Ballots start to go in mail tomorrow

County elections offices around the state will begin mailing out ballots Wednesday to the state's voters. Spokane County elections officials say they will be mailing out more than 275,000 in two batches, Wednesday and Thursday.

If you are registered to vote and don't get a ballot by the following Friday, July 25th, call the elections office, which in Spokane is 509-477-2320 about a replacement ballot. (Live in another county and need their number? Click here.)

If you aren't registered to vote, but would like to be (and are a qualifying Washington resident) you have until July 28th to sign up in person at the Elections Office, which in Spokane would be at 1033 W. Gardner. Can't do it online, or by mail. Have to show up in person. Sort of the price you pay for putting it off too long.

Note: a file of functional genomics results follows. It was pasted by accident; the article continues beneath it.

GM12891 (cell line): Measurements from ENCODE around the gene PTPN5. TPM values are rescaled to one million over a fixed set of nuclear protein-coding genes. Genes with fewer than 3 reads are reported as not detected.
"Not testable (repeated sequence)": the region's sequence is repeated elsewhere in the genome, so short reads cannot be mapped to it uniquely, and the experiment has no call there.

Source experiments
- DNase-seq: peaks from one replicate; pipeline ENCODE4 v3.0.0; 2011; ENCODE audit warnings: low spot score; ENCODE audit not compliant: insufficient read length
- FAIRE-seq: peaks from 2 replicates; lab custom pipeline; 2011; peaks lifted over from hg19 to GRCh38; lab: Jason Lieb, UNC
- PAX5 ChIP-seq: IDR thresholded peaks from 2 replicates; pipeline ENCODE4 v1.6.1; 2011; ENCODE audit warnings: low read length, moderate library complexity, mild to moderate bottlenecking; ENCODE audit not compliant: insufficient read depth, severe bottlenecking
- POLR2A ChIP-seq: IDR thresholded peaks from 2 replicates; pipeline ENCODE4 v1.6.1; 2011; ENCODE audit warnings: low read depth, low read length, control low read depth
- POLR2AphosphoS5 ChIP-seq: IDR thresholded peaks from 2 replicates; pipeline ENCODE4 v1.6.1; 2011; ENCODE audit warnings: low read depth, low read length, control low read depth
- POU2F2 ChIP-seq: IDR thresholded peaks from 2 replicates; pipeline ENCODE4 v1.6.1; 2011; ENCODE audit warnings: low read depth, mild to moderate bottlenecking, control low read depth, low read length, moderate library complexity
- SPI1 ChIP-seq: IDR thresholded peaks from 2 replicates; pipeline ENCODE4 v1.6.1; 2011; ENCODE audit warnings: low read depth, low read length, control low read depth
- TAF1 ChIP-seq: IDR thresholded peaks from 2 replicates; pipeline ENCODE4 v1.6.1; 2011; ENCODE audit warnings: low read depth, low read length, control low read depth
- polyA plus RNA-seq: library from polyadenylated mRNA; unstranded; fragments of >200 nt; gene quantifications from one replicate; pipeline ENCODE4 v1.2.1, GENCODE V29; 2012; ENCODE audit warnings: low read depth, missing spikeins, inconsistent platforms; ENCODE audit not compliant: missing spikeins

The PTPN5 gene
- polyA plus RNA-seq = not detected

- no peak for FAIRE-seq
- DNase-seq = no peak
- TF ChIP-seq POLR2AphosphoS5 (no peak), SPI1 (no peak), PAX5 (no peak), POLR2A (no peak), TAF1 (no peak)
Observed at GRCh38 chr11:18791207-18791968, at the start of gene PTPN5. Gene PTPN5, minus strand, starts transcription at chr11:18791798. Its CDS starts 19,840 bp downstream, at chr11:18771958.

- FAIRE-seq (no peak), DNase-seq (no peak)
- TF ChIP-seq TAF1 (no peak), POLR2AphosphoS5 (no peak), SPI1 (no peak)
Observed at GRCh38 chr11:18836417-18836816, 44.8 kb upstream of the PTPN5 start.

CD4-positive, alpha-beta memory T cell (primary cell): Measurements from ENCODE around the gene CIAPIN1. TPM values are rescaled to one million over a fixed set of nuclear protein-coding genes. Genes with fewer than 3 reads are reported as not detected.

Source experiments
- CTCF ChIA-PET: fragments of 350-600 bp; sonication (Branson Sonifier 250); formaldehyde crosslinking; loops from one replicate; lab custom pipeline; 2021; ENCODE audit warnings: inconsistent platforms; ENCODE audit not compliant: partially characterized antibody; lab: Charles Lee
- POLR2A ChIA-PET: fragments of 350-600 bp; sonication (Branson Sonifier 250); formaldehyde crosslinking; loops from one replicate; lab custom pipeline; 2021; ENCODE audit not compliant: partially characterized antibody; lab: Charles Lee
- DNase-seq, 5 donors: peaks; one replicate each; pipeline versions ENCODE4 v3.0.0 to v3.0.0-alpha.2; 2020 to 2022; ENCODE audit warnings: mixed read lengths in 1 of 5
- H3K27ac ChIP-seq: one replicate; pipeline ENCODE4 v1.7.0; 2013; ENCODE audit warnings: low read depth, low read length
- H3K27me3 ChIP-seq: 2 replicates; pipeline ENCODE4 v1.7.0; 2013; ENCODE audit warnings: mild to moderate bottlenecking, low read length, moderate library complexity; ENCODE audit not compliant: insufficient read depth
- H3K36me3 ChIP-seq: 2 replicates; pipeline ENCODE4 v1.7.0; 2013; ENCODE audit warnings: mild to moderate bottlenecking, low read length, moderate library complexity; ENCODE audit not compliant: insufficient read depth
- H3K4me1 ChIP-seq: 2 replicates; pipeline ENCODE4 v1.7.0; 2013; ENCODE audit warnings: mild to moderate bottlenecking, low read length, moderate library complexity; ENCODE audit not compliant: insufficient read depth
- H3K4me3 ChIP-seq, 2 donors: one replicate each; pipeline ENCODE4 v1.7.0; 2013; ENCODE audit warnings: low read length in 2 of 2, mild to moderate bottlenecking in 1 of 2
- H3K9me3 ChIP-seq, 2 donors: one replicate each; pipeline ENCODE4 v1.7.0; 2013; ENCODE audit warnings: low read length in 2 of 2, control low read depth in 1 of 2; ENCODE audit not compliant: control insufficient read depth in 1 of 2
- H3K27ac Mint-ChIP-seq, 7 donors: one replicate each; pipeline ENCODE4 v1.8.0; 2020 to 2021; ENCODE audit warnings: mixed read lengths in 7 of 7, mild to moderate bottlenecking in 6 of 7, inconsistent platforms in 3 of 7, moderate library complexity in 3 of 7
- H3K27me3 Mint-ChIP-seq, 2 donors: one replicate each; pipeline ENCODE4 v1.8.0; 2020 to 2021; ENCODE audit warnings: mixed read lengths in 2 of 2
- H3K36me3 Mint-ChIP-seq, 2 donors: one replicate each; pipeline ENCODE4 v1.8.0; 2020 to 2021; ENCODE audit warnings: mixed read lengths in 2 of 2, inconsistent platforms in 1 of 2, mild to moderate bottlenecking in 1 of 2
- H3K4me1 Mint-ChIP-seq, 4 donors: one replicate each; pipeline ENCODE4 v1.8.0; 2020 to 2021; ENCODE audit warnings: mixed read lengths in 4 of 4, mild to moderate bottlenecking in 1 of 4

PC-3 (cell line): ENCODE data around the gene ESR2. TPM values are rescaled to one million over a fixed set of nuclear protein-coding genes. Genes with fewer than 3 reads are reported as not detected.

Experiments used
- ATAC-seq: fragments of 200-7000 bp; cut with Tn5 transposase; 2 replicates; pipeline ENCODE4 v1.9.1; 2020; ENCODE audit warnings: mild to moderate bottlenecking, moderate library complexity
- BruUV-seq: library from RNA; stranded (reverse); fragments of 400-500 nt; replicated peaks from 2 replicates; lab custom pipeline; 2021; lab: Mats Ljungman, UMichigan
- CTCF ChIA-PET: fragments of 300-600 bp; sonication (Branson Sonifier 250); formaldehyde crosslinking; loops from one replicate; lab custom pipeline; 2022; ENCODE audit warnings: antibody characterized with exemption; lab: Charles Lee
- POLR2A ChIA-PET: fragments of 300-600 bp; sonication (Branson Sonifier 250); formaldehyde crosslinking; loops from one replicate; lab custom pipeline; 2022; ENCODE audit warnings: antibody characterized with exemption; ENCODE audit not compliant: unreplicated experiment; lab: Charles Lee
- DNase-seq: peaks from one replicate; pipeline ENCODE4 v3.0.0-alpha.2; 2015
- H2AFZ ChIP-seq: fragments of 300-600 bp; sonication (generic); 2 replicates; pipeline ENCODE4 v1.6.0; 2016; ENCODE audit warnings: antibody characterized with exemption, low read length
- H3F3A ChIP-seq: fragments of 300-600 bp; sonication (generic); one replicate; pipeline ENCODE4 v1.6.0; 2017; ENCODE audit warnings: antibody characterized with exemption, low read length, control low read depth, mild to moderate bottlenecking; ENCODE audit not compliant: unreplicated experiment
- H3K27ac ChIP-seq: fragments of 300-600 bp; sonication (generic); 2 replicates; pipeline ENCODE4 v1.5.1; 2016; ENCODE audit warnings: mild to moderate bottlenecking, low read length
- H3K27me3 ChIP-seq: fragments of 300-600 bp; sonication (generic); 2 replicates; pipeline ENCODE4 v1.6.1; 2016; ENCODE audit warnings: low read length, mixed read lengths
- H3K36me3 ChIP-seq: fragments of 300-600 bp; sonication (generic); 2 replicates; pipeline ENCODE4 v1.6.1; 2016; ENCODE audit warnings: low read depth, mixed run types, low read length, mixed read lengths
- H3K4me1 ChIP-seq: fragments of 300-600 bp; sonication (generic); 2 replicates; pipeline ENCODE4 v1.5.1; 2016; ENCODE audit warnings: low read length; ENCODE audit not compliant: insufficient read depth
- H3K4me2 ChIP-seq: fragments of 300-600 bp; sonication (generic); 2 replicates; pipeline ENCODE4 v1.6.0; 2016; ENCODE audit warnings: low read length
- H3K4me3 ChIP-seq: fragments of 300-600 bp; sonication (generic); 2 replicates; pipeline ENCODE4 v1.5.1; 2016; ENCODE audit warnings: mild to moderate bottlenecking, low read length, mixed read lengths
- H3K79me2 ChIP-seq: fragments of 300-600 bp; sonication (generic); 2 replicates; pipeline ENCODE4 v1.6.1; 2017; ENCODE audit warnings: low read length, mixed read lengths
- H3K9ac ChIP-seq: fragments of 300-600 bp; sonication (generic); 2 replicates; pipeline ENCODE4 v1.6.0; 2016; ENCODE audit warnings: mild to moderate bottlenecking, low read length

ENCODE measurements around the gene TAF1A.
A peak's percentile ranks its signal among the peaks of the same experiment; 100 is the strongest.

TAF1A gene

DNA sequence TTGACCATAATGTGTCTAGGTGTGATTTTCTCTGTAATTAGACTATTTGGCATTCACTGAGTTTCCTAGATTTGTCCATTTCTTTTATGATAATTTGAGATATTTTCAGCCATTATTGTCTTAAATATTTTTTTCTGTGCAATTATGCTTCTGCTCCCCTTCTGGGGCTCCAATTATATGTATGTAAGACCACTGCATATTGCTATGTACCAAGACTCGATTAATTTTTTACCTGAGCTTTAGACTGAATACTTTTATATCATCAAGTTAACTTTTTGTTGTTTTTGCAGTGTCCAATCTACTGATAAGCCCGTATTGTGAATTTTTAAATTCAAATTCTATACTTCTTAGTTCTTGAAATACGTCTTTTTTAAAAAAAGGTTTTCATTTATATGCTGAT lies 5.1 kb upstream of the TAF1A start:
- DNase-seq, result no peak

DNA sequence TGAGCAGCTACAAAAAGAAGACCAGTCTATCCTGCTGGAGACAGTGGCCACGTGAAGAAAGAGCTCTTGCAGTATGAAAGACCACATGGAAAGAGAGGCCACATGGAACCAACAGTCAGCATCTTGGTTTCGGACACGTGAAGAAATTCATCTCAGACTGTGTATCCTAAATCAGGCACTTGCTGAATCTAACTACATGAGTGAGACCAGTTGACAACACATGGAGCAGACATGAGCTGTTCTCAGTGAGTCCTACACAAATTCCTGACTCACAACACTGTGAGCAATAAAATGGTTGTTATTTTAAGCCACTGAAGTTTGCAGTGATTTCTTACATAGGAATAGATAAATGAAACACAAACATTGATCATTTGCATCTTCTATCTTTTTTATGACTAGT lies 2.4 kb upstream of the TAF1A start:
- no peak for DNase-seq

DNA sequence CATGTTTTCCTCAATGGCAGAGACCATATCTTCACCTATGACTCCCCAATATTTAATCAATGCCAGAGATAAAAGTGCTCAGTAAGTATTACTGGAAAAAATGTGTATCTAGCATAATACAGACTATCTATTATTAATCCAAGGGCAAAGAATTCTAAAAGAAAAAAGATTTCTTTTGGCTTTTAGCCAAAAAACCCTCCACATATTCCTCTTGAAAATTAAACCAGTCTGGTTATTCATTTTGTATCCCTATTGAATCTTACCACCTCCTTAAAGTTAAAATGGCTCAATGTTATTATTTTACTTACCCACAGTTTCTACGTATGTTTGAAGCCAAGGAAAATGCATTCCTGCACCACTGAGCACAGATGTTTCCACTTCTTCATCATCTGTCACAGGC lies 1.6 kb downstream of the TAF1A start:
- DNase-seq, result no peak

The ballots must be marked, placed in the signed envelope and returned, either by depositing them in a drop box before 8 p.m. Aug. 5, or by mailing them back so they are postmarked no later than Aug. 5. Yes, if you mail your ballot you will have to put a stamp on the envelope. No, we will not listen to complaints about how this is unfair or as unconscionable as the poll tax. 

Your best bet for a drop box is probably the closest public library. For a list of drop box locations go inside the blog.

Today’s fun video: Calm v. a screamer on CNBC

 

If you're tired of watching two people trying to shout over each other on cable news, this CNBC clip shows what happens when you don't fight fire with fire.